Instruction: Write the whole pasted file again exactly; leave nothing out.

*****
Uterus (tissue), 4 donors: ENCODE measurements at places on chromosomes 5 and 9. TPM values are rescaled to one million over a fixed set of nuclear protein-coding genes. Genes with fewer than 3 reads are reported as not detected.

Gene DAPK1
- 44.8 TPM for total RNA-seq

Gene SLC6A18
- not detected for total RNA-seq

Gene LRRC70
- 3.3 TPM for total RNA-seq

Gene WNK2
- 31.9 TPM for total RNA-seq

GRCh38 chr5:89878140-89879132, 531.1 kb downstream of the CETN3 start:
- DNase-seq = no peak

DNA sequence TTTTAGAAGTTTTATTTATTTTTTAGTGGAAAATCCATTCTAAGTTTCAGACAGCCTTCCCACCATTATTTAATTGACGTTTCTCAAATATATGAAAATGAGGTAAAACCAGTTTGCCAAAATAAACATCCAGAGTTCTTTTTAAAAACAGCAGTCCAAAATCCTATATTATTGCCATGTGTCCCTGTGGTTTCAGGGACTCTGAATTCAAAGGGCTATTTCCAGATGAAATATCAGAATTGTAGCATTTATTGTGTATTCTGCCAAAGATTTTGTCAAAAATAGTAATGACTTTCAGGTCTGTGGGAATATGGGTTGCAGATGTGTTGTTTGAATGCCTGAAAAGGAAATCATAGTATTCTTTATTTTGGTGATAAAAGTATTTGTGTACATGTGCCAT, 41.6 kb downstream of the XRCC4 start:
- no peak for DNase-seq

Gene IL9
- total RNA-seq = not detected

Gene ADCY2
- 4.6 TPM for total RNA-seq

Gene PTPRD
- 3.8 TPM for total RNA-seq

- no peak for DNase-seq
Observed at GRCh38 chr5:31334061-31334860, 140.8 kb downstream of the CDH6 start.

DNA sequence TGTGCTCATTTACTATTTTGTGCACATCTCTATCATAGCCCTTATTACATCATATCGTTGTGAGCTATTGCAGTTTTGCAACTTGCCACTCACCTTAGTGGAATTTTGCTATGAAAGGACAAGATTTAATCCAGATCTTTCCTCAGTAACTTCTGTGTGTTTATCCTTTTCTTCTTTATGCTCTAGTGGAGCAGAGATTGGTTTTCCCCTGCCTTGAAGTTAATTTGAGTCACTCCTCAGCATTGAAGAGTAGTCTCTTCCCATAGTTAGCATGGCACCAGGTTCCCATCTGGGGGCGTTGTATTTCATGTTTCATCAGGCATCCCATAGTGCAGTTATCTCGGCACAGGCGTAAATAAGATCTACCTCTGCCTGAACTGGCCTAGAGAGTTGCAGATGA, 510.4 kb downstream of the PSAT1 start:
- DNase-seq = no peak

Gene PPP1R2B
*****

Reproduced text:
Uterus (tissue), 4 donors: ENCODE measurements at places on chromosomes 5 and 9. TPM values are rescaled to one million over a fixed set of nuclear protein-coding genes. Genes with fewer than 3 reads are reported as not detected.

Gene DAPK1
- 44.8 TPM for total RNA-seq

Gene SLC6A18
- not detected for total RNA-seq

Gene LRRC70
- 3.3 TPM for total RNA-seq

Gene WNK2
- 31.9 TPM for total RNA-seq

GRCh38 chr5:89878140-89879132, 531.1 kb downstream of the CETN3 start:
- DNase-seq = no peak

DNA sequence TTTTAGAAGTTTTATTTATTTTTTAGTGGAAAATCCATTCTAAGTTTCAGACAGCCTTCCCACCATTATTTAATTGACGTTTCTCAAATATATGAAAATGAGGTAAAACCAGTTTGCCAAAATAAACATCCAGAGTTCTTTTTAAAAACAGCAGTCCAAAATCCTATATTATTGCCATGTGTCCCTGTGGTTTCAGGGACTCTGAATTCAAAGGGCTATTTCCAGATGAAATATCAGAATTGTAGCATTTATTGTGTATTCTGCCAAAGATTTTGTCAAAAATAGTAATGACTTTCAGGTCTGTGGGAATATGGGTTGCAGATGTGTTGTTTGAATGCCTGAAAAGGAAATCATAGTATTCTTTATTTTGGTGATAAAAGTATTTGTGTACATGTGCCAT, 41.6 kb downstream of the XRCC4 start:
- no peak for DNase-seq

Gene IL9
- total RNA-seq = not detected

Gene ADCY2
- 4.6 TPM for total RNA-seq

Gene PTPRD
- 3.8 TPM for total RNA-seq

- no peak for DNase-seq
Observed at GRCh38 chr5:31334061-31334860, 140.8 kb downstream of the CDH6 start.

DNA sequence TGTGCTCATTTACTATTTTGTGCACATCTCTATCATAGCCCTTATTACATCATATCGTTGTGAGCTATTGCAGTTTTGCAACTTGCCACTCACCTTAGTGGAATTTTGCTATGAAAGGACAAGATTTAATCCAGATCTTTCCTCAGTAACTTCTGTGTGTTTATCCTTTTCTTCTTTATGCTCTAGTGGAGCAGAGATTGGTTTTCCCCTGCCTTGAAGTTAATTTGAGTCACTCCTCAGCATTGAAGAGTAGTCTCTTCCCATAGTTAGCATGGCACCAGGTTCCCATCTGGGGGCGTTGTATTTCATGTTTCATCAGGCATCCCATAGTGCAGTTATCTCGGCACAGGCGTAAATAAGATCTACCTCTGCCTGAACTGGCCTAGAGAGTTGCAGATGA, 510.4 kb downstream of the PSAT1 start:
- DNase-seq = no peak

Gene PPP1R2B